Way back in the dawn of the internet, say around 1998 or so, I inherited a work email address that got a lot of odd junk mail. The previous user had apparently signed up for every crank and nutcase mailing list he could find. I never unsubscribed, because I, too, like free comedy.
So it was that I learned that black UN helicopters were irradiating cattle with fluoride, or that alien reptiloids were constructing concentration camps for Christians.
One frequent missive told me that the requirement for a driver's licence was a myth. Also: you didn't have to pay taxes if you didn't want to! These emails were coming from a small subsection of the right wing fringe in the United States, so I just rolled my eyes.
Imagine my surprise when I learned that this myth had taken firm root here in Canada.
Last week, we heard about a Fort Langley man who was stopped in Chilliwack for driving without a licence.
Tyler Olson of our sister paper, the Chilliwack Times, relayed the strange series of rationalizations the man gave to a very perplexed judge: he was a "natural person" and, as such, didn't have to get a driver's licence.
Chilliwack must be a popular spot for these guys, since it was earlier this January that a Chilliwack man, Russell Porisky, and his wife Elaine Gould had been found guilty of failing to pay tax on $1.12 million of income, and of counselling his students to commit fraud.
Porisky, now appealing, was running the Paradigm Educational Group, which ran seminars encouraging folks to consider themselves, you guessed it, "natural persons."
Porisky's philosophy, whether spread by him or others, has led to a scattering of tax prosecutions around the country, from B.C. to Manitoba.
The natural person movement is a weird cross between a political philosophy, a scam and a cult.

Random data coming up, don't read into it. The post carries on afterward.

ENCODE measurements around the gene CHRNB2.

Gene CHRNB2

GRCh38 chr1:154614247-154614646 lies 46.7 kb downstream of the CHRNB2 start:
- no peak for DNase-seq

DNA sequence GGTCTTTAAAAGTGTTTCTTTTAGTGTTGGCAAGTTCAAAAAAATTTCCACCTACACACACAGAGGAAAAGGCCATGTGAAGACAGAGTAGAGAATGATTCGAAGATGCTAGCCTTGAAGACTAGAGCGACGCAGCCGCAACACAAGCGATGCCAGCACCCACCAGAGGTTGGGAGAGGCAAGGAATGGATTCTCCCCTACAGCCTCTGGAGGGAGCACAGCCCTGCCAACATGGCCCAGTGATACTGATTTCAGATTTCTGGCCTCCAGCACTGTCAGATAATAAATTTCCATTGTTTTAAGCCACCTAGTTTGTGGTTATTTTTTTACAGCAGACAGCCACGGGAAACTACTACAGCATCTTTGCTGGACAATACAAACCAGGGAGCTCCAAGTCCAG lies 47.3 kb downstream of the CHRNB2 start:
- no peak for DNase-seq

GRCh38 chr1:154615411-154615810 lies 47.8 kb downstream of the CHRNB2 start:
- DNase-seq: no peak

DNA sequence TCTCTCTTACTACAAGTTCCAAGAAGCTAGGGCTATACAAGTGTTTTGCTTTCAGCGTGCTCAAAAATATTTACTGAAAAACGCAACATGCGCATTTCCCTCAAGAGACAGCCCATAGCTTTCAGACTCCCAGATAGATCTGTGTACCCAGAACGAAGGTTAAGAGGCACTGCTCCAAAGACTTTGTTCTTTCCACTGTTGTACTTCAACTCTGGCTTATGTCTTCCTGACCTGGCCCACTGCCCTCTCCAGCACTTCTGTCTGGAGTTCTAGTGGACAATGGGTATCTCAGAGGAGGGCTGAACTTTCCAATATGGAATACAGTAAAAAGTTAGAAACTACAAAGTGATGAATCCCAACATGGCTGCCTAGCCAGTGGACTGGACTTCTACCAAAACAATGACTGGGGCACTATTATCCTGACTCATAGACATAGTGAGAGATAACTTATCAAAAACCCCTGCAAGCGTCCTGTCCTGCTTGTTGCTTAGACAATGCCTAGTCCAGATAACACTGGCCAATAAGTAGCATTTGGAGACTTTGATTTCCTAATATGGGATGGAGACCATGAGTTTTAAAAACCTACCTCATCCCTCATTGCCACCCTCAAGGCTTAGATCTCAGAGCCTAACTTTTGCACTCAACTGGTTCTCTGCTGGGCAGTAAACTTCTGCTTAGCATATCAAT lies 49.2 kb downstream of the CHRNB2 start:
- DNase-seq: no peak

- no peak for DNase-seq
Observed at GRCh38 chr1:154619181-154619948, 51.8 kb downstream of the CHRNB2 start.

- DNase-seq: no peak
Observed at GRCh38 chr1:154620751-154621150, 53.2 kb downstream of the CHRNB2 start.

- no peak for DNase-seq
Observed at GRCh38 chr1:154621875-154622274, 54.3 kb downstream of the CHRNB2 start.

There are plenty of people who believe in less (or no) government, or radically different forms of government. But libertarians, anarchists and radical socialists all recognize that the government, you know, actually exists. They don't pretend that it can't throw you in jail.
Natural persons nuts seem to believe that a few semantic tricks - one website on the Canadian movement had an extensive, baffling section on grammar - can make you invisible to the taxman and other authorities.
They believe that a natural person is distinct from a legal person.
If you don't get a driver's licence, don't sign contracts and don't use your SIN card, you have a kind of magical get-out-of-jail-free card, they will tell you.
The thing that offends me the most about these guys isn't that they believe they shouldn't have to pay taxes.
It's that they're amazingly, staggeringly lazy.
A real revolutionary tries to free everyone. They kick and bite and claw and scream and try to do something about the state of the world.
The Occupy Movement and the Tea Party come from very different places, but they have passion in common.
By contrast, "natural persons" are happy to drive, unlicensed, on roads paid for with someone else's taxes. They're happy to put one over on the government, and to think themselves smarter than the rest of us, who are clearly idiots and dupes.
They're pleased to have the benefits of a largely taxpaying society, which they believe they can opt out of whenever it suits them.
They don't want to really change things for anyone else.
It's a sad, strange little world they inhabit.
Matthew Claxton is a columnist at the Langley Advance. Contact him at mclaxton@langleyadvance. com
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